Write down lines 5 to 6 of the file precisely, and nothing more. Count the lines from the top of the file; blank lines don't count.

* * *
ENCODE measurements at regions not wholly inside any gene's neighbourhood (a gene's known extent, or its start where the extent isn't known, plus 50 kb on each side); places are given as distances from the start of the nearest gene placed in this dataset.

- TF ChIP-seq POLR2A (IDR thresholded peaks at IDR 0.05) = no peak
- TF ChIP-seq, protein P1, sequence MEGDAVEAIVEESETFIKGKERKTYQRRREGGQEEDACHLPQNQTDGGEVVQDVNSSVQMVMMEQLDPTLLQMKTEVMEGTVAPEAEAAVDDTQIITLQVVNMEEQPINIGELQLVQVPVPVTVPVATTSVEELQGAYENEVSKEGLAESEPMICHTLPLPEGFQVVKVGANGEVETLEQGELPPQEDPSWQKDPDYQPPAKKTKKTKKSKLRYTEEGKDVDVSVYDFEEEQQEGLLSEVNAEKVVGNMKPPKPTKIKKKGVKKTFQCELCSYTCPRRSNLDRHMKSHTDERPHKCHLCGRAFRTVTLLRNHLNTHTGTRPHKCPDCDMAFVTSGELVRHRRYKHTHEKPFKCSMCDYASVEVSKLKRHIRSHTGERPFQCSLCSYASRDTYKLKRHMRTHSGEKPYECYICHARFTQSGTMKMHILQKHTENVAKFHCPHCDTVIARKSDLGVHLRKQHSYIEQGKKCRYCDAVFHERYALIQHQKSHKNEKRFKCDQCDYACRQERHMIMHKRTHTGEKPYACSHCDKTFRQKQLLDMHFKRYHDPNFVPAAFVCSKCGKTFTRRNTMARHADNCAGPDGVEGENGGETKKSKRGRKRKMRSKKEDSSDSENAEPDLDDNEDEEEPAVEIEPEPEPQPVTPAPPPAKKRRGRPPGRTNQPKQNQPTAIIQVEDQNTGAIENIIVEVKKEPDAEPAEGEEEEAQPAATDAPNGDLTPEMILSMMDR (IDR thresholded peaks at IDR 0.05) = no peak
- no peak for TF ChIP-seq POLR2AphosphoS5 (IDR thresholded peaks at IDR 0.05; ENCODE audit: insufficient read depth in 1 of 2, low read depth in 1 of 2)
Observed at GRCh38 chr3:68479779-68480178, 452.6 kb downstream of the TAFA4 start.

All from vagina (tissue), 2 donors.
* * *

Observed at GRCh38 chr3:68479779-68480178, 452.6 kb downstream of the TAFA4 start.

All from vagina (tissue), 2 donors.